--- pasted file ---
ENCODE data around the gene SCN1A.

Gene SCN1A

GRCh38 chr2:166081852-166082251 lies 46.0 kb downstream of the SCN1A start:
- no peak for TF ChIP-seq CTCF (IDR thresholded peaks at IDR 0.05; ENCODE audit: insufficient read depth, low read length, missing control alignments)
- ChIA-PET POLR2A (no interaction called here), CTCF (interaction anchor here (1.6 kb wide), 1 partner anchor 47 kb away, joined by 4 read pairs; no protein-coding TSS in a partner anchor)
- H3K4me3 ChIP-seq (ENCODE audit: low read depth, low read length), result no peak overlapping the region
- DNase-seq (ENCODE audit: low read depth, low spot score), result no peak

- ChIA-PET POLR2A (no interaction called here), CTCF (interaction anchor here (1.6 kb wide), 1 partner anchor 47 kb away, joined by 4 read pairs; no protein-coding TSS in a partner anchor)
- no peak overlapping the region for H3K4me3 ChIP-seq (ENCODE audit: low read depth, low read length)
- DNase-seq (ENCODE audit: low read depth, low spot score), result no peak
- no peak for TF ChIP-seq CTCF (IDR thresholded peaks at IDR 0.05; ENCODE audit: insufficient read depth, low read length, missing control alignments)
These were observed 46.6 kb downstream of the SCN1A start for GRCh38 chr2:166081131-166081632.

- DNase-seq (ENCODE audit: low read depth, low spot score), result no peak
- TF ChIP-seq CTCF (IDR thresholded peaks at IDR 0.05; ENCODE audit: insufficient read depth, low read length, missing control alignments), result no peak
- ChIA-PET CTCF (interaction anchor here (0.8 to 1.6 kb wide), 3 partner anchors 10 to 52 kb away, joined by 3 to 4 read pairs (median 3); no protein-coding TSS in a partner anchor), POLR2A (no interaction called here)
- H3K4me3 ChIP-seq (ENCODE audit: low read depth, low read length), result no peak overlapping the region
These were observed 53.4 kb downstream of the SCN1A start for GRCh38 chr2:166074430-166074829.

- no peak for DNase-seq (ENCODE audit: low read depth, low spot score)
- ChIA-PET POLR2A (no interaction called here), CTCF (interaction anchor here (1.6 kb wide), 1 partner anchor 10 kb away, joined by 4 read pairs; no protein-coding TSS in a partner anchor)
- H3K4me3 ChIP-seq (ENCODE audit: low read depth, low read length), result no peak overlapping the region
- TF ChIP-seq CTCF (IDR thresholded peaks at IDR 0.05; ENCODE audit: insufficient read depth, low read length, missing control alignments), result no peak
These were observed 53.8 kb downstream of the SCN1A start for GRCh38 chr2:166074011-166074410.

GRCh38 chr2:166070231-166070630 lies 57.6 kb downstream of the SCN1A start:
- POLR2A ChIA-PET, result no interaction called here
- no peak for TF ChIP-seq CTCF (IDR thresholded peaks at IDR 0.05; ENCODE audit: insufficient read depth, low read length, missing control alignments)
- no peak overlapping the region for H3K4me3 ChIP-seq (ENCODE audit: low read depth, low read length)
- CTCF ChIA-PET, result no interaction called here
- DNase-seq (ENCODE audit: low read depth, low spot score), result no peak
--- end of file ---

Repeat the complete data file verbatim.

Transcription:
ENCODE data around the gene SCN1A.

Gene SCN1A

GRCh38 chr2:166081852-166082251 lies 46.0 kb downstream of the SCN1A start:
- no peak for TF ChIP-seq CTCF (IDR thresholded peaks at IDR 0.05; ENCODE audit: insufficient read depth, low read length, missing control alignments)
- ChIA-PET POLR2A (no interaction called here), CTCF (interaction anchor here (1.6 kb wide), 1 partner anchor 47 kb away, joined by 4 read pairs; no protein-coding TSS in a partner anchor)
- H3K4me3 ChIP-seq (ENCODE audit: low read depth, low read length), result no peak overlapping the region
- DNase-seq (ENCODE audit: low read depth, low spot score), result no peak

- ChIA-PET POLR2A (no interaction called here), CTCF (interaction anchor here (1.6 kb wide), 1 partner anchor 47 kb away, joined by 4 read pairs; no protein-coding TSS in a partner anchor)
- no peak overlapping the region for H3K4me3 ChIP-seq (ENCODE audit: low read depth, low read length)
- DNase-seq (ENCODE audit: low read depth, low spot score), result no peak
- no peak for TF ChIP-seq CTCF (IDR thresholded peaks at IDR 0.05; ENCODE audit: insufficient read depth, low read length, missing control alignments)
These were observed 46.6 kb downstream of the SCN1A start for GRCh38 chr2:166081131-166081632.

- DNase-seq (ENCODE audit: low read depth, low spot score), result no peak
- TF ChIP-seq CTCF (IDR thresholded peaks at IDR 0.05; ENCODE audit: insufficient read depth, low read length, missing control alignments), result no peak
- ChIA-PET CTCF (interaction anchor here (0.8 to 1.6 kb wide), 3 partner anchors 10 to 52 kb away, joined by 3 to 4 read pairs (median 3); no protein-coding TSS in a partner anchor), POLR2A (no interaction called here)
- H3K4me3 ChIP-seq (ENCODE audit: low read depth, low read length), result no peak overlapping the region
These were observed 53.4 kb downstream of the SCN1A start for GRCh38 chr2:166074430-166074829.

- no peak for DNase-seq (ENCODE audit: low read depth, low spot score)
- ChIA-PET POLR2A (no interaction called here), CTCF (interaction anchor here (1.6 kb wide), 1 partner anchor 10 kb away, joined by 4 read pairs; no protein-coding TSS in a partner anchor)
- H3K4me3 ChIP-seq (ENCODE audit: low read depth, low read length), result no peak overlapping the region
- TF ChIP-seq CTCF (IDR thresholded peaks at IDR 0.05; ENCODE audit: insufficient read depth, low read length, missing control alignments), result no peak
These were observed 53.8 kb downstream of the SCN1A start for GRCh38 chr2:166074011-166074410.

GRCh38 chr2:166070231-166070630 lies 57.6 kb downstream of the SCN1A start:
- POLR2A ChIA-PET, result no interaction called here
- no peak for TF ChIP-seq CTCF (IDR thresholded peaks at IDR 0.05; ENCODE audit: insufficient read depth, low read length, missing control alignments)
- no peak overlapping the region for H3K4me3 ChIP-seq (ENCODE audit: low read depth, low read length)
- CTCF ChIA-PET, result no interaction called here
- DNase-seq (ENCODE audit: low read depth, low spot score), result no peak